measurements should be made when the readings are taken.
be noted that some tanks and void spaces on the vessel may not have
reference heights. Also, in some instances, it may be
to take gauges of water, ROB, OBQ, etc. at points other than those
designated as official gauge points. In those cases, full
of such gauging must be noted in the gauger's log and on the
appropriate cargo measurement documents. If foam is present
the surface of the liquid, no gauge should be taken until the foam has
subsided or been cleared from the surface of the liquid beneath the
gauging hatch. Before a tank is gauged, time should be
permit the oil to free itself of entrained air, gas, and
When the surface of the oil is at rest, at least two identical readings
should be obtained before a measurement is recorded. Best
accuracy is usually obtained when oil is motionless in the tanks.
Measurement procedures when the liquid in the tank is in motion, as
occurs when a vessel is pitching and rolling, as described in MPMS 9.3
should be followed.
Measurement procedures to be
followed when the vessel is out of trim are described in MPMS 9.7. In
all cases, trim and list should be recorded to determine the necessary
corrections to be applied.
Ullage measurement is the
determination of the distance from the gauge point to the surface of
the material being measured. This may be accomplished by
using ullage or innage tape and bob combination.
an Ullage Tape and Bob
Ullage measurement using ullage
equipment should be conducted as follows:
Obtain approximate tank ullage
using vessel ATG or other method.
After safely grounding the tape
and opening the gauge hatch, slowly lower the tape and bob into the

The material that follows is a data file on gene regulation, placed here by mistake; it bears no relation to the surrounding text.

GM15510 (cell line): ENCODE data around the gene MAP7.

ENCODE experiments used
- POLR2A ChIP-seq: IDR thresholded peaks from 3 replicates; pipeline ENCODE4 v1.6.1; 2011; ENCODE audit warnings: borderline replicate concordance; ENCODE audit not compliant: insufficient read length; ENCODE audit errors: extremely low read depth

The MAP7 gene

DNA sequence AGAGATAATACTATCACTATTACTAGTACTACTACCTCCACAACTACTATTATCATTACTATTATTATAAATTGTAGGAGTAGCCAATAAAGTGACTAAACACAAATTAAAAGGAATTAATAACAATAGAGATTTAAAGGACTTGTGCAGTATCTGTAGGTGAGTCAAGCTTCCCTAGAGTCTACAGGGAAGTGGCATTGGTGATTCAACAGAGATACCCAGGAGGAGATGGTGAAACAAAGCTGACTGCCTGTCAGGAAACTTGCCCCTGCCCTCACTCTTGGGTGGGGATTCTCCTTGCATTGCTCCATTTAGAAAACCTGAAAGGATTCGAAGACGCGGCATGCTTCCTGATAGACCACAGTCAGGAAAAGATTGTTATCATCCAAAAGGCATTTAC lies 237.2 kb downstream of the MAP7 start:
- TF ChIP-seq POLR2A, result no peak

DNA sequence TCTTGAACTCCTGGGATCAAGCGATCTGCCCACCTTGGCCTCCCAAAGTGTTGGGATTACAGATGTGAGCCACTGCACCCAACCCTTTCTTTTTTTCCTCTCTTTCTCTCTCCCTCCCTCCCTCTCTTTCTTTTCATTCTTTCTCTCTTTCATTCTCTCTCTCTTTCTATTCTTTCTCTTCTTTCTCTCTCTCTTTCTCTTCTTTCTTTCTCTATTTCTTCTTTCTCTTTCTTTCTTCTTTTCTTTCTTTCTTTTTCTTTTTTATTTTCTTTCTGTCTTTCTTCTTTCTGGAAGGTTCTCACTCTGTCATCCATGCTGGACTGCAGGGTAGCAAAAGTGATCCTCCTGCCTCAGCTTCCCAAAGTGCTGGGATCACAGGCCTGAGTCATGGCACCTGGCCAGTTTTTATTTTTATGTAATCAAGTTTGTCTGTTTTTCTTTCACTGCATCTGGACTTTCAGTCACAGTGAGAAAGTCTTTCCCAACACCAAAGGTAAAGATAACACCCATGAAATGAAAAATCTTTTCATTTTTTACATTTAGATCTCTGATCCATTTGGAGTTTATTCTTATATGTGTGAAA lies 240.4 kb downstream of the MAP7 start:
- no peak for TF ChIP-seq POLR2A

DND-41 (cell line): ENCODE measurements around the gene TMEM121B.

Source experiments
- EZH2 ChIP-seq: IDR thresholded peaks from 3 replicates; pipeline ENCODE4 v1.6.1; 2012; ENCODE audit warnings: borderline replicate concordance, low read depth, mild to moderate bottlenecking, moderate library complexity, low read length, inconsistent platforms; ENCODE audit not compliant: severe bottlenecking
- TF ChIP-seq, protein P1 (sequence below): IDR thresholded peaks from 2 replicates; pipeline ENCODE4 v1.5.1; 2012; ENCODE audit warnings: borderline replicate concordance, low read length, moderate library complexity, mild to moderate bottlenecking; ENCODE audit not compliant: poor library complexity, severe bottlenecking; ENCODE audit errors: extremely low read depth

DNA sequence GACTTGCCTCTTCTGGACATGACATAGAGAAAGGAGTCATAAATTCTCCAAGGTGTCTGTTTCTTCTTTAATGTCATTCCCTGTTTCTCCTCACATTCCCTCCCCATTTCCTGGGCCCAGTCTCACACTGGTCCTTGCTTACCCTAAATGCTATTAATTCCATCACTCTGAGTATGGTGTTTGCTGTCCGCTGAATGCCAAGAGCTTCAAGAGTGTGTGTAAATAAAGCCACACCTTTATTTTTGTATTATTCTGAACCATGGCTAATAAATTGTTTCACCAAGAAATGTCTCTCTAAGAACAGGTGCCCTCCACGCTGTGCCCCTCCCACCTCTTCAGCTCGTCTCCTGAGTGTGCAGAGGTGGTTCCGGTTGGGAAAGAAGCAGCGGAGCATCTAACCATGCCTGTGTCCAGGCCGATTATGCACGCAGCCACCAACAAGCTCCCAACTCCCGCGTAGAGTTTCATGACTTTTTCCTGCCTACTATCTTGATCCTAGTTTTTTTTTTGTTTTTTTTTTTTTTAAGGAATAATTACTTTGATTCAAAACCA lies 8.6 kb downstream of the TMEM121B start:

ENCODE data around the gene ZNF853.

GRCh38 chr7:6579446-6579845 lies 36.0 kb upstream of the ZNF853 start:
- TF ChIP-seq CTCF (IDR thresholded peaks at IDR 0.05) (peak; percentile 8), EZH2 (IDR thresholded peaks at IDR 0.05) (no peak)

tank until the bob just touches the surface of the liquid (see Figure
After the bob bas stopped
swinging, lower the tape slowly until a small portion of the bob is in
the liquid and an even inch, centimeter, or hundredth of a foot
graduation on the tape is at the reference gauge point.
Record the tape reading at the
Withdraw the tape from the tank
and read the ullage bob scale at the liquid cut and record the-reading.
Care should be exercised during the withdrawal procedure to ensure that
the tape and bob are not allowed to re-enter the liquid and thereby
give a false reading.
The sum of the tape readings at
the reference gauge point and the ullage bob reading at the cut is the
ullage gauge (see Table 1).
Innage Tape and Bob
When innage equipment is used
to take an ullage, the procedure in the previous section should be
followed except the bob reading must be subtracted from the tape
reading. See the example in Table 1.
An innage gauge may be
converted to an ullage gauge by subtracting the innage from the
reference height shown on the capacity table.
Innage measurement is the
determination of the height of the liquid in the tank. This may be
accomplished by using ullage or innage tape and bob combination and may
be a direct reading or calculated value.
Sections of text taken from API - MPMS Chapter 17 Marine Measurement